My Atom Feed
I decided to create an Atom feed. I have no idea why really... I figured there must be some advantage to having one right? I mean, Blogger is using them and it's been, what? A year into the process? But believe it or not, it's still not particularly easy to get even a feed up and running. I thought it was the API that wasn't ready for prime time... but even the feed is just way more trouble than it seems.
There's *way* more ways to format an Atom feed than there should be - every Atom-enabled site I went to for examples seemed to put stuff in different places and used different attributes on standard elements. I examined the simple feed and the maximal feed, checked out Blogger's feeds and then explored some other other Atom-sites out there like O'Reilly blogs and some of the head Atomers. Sam Ruby, by the way, doesn't actually have an Atom feed that I can find. Anyways, after seeing all the different variations I set about creating my own unique blend of atom:elements.
First, I just have to say that it took me all of 10 minutes to create a valid RSS 2.0 feed. Two of them, in fact, one for my main blog and one for the comments. But Atom took me over an hour for some reason. Atom's tags just don't seem to make a lot of sense - there's really no internal theme in the XML. It seems if they're going to use things from XHTML like the link tag, and since the main content for Atom feeds is XHTML-based news and weblogs, it seems like it should look *a lot* more like XHTML. I mean, links have href attributes, but generator has a url attribute instead. And I don't like the fact that link tags are used for everything under the sun. Yes, I get the idea that these are links to other resources... okay. But having them all be the same tag is confusing.
Yet despite the flexibility of all those tags and various attributes, there doesn't seem to be a standard place to put the image of my blog. I like the fact that Bloglines and other aggregators use the logos linked from RSS. It helps me remember where the articles are coming from. Also, there doesn't seem to be any obvious place for a comments link. Again, Bloglines shows that prominently at the bottom of each post and keeps me as the feed writer from having to include it in the content itself.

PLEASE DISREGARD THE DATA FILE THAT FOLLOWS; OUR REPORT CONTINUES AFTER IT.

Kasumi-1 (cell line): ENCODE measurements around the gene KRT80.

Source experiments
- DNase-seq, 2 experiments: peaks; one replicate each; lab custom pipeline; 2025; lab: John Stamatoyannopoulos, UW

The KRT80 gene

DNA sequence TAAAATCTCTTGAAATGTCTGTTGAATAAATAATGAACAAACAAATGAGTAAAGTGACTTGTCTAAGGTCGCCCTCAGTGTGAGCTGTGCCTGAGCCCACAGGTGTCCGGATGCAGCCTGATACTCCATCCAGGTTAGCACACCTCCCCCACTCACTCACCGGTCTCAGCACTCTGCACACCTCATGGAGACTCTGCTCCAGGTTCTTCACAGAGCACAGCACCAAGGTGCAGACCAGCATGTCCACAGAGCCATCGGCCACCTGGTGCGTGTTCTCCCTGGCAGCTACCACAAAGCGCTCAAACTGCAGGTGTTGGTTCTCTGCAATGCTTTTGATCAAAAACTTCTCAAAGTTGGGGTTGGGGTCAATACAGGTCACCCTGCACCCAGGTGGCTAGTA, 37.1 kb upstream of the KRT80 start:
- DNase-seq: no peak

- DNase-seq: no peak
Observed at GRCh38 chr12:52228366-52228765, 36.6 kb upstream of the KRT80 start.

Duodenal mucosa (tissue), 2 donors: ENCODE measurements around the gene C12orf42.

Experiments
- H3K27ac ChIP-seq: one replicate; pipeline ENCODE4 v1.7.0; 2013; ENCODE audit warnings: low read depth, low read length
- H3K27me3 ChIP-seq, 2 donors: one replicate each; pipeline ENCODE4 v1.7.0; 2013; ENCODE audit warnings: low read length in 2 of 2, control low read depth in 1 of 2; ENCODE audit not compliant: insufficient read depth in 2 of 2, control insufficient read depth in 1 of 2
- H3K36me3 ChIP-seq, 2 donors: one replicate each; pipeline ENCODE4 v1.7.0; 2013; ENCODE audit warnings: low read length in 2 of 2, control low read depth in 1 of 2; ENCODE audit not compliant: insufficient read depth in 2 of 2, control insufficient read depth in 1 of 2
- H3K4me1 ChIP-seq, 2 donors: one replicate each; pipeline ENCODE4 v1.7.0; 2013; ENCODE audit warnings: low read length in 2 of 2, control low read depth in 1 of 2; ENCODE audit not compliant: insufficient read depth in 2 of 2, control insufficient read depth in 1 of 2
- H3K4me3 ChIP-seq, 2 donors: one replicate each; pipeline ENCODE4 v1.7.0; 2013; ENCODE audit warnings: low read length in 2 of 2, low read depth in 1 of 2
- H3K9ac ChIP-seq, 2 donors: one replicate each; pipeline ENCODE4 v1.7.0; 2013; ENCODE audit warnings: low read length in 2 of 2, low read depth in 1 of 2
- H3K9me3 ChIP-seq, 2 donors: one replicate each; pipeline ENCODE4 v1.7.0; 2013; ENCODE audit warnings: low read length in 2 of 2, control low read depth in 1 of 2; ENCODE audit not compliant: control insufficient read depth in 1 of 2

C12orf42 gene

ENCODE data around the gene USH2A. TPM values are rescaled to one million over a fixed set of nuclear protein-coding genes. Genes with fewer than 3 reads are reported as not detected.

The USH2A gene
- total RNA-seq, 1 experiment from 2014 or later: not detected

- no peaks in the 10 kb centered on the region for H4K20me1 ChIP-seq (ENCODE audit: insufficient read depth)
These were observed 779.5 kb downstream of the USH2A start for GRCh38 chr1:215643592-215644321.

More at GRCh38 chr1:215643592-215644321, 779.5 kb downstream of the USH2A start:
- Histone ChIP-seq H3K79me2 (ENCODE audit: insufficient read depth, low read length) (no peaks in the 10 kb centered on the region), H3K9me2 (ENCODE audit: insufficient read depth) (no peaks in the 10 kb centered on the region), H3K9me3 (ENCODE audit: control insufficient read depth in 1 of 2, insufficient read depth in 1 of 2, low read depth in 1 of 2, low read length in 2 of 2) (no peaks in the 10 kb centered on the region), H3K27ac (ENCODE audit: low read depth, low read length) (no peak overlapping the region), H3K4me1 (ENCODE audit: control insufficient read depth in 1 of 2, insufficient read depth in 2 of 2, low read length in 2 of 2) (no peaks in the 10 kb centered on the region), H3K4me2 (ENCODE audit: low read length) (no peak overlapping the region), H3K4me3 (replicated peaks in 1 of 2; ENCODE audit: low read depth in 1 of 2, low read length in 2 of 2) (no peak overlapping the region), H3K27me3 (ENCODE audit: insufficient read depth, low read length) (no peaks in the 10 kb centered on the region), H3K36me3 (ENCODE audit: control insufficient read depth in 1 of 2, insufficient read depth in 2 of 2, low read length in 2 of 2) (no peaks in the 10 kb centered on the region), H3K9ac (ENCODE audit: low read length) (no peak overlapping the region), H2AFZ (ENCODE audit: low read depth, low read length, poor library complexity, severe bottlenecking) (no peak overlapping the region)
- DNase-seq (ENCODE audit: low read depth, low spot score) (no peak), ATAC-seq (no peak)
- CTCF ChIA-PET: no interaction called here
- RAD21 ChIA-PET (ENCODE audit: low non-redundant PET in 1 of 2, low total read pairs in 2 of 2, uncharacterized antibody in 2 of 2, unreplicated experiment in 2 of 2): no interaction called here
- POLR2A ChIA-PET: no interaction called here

Producing a valid feed was the main pain because I'm using Java. Because the SimpleDateFormat class which JSTL uses produces a timezone formatted like this: -0700 and Atom (or the W3C, who ever you want to blame) wants them like this: -07:00, the validator barfed at me. So after mucking with it for an hour, I finally gave up and threw a Z at the end instead. This means that my times are off by like 7 hours. I'll fix that, but right now I'm sick of messing with it. And what's the difference between issued and created again? I've been subscribed to the Atom mailing list for three months and I still don't know the answer to that one. And do you really need three different elements for what is essentially a date? If all url elements are links, aren't all date elements just dates?
The other problem is that the Feed Validator is wrong. It demanded that I put in a MIME type for my link elements. The spec says that you "may" put a MIME type in the links and I don't want to bother. But the validator didn't like them not being there. The whole "mode" vs "type" doesn't seem particularly elegant either. I know it's a hack to allow the aggregators to better guess how to get at the content of the feed... okay. Hey, if it works, right? But I really wonder, if the RSS guys simply added those tags to the item elements in their spec, I think that would almost obviate the need for Atom feeds all together.
I mean, I'm as much in favor for dÃ©tente as the next guy, just someone needs to really prove to me that my last hour or so messing with that spec was worth it.